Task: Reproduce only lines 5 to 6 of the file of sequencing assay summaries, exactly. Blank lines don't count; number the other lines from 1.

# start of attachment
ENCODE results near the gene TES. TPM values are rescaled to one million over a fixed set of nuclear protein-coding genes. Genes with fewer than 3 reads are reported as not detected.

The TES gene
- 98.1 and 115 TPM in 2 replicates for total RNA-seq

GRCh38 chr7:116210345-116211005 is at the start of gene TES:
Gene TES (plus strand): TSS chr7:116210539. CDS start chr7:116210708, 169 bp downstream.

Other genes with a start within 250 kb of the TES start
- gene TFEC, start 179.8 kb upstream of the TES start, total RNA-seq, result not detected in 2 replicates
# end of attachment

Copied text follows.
Gene TES (plus strand): TSS chr7:116210539. CDS start chr7:116210708, 169 bp downstream.

Other genes with a start within 250 kb of the TES start